I’m no communist (but what does notbeing a communist even mean?)–I prefer European socialism with Japanese characteristics–but I must admit the Japanese Communist Party (JCP) has some really cool posters, especially when compared with the bland ones put out by the ruling parties.
I’ve been wanting to take photos of these posters that I always see on the way to work but only recently have I been able to do so. Must of these posters can be downloaded as PDFs from JCP’s website, by the way.
Clockwise from upper-left: 1. Kazuo Shii, the face of the JCP; 2. “Don’t turn off the lights of izakaya”; 3. “Scrap the Tōkai No.2 Power Station” (JCP is anti-nuclear energy); 4. “Let’s protect Article 9” (JCP advocates pacifism)
The famous Article 9 of the Japanese Constitution states:
(1) Aspiring sincerely to an international peace based on justice and order, the Japanese people forever renounce war as a sovereign right of the nation and the threat or use of force as means of settling international disputes.
(2) In order to accomplish the aim of the preceding paragraph, land, sea, and air forces, as well as other war potential, will never be maintained. The right of belligerency of the state will not be recognized.
Due to the ongoing Covid pandemic, workplaces everywhere in Japan are required to have enough ventilation to prevent the virus from concentrating in closed spaces. Which means much colder workplaces in the winter.
And with the winter in full swing, our office often feels frigid, with exhaust fans on, doors open and the air-conditioning system not powerful enough to cope.
The mouse I use in the office feels especially cold to the touch so after a little bit of searching around, I bought this heated mouse (暖かいマウス) from Amazon for JPY1,899. I actually kind of surprised that heated mouse is not a common PC accessory in temperate countries: mouse makers like Logitech and Microsoft, or Elecom and Buffalo in Japan don’t sell them.
So is it warm? It’s advertised as warming to 41 to 55°C and it certainly feels warm in the palm of my hand, sometimes even getting a little too hoth. I expect a mouse to work for at least 3 years and only time would tell if this mouse would last that long but it should get me through this winter.
In 1964, the earliest year of available data, the population of Filipinos in Japan was just 527 individuals, barely showing as a thin line in the chart below. Five years later, in 1964, it added just 150 Filipinos more, for a total of 677.
Another five years later, in 1974, we see a significant change: there were now 3,129 Filipinos in Japan, men (1,970) outnumbering the women (1,159) almost 2 to 1. This would be the last year men would outnumber women.
1974 is just two years after kleptocrat Ferdinand Marcos declared martial law in the Philippines. By this time the country was already struggling from high rates of unemployment, political instability and economic mismanagement, driving people to seek better opportunities abroad.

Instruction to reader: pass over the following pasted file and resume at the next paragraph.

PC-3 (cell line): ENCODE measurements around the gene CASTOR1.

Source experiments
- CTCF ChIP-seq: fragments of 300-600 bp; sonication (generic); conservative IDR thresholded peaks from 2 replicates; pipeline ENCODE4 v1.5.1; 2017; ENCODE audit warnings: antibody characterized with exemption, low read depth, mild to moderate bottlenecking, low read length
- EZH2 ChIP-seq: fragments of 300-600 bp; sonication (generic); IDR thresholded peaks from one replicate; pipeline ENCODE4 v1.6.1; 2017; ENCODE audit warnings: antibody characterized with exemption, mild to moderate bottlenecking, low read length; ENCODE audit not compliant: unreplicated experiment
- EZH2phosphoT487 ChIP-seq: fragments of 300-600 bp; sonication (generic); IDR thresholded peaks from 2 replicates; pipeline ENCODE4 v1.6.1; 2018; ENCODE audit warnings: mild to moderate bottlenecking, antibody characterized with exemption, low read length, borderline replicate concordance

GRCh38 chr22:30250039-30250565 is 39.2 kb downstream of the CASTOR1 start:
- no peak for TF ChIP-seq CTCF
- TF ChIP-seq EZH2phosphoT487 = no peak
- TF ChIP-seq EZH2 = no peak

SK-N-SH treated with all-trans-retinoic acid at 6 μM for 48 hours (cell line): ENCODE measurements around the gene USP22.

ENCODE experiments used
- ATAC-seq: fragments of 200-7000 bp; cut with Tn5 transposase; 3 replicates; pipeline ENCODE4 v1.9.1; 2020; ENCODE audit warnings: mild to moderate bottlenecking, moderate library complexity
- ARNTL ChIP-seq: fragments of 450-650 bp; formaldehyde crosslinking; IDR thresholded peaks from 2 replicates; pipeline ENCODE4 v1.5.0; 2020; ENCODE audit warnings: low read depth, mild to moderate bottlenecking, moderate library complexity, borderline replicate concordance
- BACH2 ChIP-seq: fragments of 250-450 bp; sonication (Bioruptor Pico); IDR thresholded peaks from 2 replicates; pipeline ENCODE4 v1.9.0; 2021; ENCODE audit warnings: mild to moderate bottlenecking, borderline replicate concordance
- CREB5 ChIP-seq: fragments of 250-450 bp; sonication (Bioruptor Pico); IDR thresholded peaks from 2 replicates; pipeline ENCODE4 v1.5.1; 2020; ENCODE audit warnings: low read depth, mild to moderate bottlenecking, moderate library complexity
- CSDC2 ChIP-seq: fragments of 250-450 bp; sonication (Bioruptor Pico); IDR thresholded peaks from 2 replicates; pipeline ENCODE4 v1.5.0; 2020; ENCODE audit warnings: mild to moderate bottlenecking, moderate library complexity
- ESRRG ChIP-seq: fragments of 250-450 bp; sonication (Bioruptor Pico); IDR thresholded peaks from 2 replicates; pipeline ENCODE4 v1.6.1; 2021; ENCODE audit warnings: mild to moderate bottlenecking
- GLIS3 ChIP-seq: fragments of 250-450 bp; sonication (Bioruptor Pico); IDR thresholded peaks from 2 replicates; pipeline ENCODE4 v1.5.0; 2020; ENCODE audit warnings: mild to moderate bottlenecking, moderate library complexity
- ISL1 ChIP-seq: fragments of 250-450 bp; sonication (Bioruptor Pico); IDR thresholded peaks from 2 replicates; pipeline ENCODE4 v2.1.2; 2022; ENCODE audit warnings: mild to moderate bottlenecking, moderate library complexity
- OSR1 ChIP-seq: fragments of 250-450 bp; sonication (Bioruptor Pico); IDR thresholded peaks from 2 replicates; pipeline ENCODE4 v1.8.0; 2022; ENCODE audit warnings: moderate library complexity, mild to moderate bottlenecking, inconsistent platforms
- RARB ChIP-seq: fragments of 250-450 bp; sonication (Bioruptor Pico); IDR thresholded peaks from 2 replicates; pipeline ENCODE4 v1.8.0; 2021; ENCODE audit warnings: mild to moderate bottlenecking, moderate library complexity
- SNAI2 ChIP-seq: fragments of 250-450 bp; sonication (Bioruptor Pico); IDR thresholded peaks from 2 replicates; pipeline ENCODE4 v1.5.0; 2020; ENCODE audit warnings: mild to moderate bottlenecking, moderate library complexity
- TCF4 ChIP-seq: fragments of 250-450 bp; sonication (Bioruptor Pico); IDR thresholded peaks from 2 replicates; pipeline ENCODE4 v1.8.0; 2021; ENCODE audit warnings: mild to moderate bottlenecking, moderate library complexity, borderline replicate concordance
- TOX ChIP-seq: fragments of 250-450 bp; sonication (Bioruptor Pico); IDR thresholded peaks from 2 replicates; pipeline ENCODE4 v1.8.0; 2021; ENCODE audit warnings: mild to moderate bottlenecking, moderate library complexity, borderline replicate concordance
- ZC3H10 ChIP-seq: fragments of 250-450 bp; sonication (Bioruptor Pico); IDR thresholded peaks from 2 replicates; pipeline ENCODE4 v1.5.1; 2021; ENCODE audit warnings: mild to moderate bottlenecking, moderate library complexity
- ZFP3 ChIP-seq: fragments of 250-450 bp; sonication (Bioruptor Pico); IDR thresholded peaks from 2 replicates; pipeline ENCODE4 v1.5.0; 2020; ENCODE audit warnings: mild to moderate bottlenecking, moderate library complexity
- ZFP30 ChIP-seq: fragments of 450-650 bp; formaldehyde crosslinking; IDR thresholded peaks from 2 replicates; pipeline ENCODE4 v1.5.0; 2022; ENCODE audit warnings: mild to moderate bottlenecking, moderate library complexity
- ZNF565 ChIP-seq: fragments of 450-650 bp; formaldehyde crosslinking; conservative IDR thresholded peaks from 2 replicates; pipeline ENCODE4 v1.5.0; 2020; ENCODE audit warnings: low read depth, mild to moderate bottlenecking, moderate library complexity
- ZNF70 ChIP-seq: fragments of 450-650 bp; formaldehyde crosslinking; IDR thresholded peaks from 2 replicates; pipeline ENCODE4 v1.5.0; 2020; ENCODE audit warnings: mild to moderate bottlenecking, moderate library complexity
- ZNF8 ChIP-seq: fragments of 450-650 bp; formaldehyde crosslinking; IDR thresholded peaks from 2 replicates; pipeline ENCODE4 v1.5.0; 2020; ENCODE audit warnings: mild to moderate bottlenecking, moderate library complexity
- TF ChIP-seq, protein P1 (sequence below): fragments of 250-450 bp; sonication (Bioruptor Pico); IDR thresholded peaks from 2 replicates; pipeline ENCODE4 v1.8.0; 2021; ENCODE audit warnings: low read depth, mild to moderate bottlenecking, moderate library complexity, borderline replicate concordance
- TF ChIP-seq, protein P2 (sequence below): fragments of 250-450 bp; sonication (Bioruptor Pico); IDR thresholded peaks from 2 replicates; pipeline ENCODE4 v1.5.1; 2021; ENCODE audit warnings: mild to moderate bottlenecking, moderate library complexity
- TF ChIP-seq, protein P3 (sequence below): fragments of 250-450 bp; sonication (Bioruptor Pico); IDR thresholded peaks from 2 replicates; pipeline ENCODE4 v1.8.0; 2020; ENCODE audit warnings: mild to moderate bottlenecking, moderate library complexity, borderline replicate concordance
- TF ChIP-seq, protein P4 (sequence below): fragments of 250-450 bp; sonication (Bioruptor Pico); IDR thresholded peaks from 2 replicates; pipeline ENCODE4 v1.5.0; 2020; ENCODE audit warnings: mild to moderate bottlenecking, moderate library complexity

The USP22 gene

A decade later, in 1984, the Filipino population in Japan has tripled to 9,618 with the women outnumbering men almost 4 to 1. The Philippine economy has reached its lowest point by this time, due to the endemic corruption of the Marcos presidency, producing the country’s worst recession in 1984 and 1985.
The 80s is also the decade when female entertainers entered Japan in large numbers, skewing the female to male ratio.
From the 80s, the Filipino population would increase until it surpassed 300,000 in 2018 and reached its greatest extent (329,465) in 2019, the year coronavirus was first detected in China and spread around the globe producing the ongoing Covid pandemic. By this time, technical intern trainees have surpassed entertainers as the main group of Filipinos entering Japan.
In response to the pandemic, Japan closed its borders to most foreigners, including technical intern trainees. Most trainees return home after their contract expires in three years, which would explain the population decline in 2020 and 2021.
In the short term, Filipino (and overall foreigner) numbers in Japan would largely depend on when (or whether) the global pandemic could be controlled, and in the long term, how many workers Japan needs to support its graying population.
I don’t know what’s the equivalent of bangsilog or longsilog in Japan, but this is a fairly typical breafast in our house. We don’t have bagoong so the tomatoes are seasoned with regular Italian salad dressing. Nattō (fermented soy beans) is always a good (and protein-rich) addition to white rice.
So Tokyo and the surrounding prefectures of the Kantō area had an unusually heavy snowfall yesterday (first in 4 years), disrupting traffic and causing accidents and general inconvenience to motorists everywhere.
However, most of the snow have already melted at the end of the day, leaving just patches of dangerous hardened ice on shady places along the roads.